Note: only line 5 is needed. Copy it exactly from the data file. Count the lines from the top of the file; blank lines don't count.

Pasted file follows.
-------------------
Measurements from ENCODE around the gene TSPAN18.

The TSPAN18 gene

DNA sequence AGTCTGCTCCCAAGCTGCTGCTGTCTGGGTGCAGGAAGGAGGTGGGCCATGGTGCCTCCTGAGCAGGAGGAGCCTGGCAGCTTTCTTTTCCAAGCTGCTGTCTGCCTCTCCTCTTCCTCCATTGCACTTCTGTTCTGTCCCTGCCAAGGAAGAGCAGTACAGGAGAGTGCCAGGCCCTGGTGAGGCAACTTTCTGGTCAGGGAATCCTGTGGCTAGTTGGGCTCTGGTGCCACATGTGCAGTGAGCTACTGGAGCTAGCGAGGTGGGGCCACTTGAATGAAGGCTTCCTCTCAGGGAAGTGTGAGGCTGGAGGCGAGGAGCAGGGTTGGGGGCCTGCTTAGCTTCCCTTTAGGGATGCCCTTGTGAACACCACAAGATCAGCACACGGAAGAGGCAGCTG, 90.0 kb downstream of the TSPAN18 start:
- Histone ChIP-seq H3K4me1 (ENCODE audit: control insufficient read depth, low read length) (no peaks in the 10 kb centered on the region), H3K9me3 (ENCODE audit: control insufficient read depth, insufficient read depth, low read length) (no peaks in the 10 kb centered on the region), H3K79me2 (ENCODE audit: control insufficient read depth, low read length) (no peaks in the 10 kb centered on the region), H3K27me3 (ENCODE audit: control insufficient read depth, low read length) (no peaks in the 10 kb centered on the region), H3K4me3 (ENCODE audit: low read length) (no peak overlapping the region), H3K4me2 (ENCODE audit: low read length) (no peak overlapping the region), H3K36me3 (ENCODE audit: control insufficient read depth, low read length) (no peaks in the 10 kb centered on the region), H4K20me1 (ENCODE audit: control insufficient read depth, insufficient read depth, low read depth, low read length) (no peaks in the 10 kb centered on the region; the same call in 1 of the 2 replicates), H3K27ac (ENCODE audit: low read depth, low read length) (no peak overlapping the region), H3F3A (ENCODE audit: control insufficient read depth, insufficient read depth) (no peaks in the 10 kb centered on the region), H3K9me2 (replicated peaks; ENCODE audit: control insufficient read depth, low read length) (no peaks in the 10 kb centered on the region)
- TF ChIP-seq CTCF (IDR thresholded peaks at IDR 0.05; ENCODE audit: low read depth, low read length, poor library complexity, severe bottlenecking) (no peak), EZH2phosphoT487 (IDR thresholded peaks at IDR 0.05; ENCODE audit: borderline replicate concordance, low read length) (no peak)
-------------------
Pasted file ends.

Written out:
- TF ChIP-seq CTCF (IDR thresholded peaks at IDR 0.05; ENCODE audit: low read depth, low read length, poor library complexity, severe bottlenecking) (no peak), EZH2phosphoT487 (IDR thresholded peaks at IDR 0.05; ENCODE audit: borderline replicate concordance, low read length) (no peak)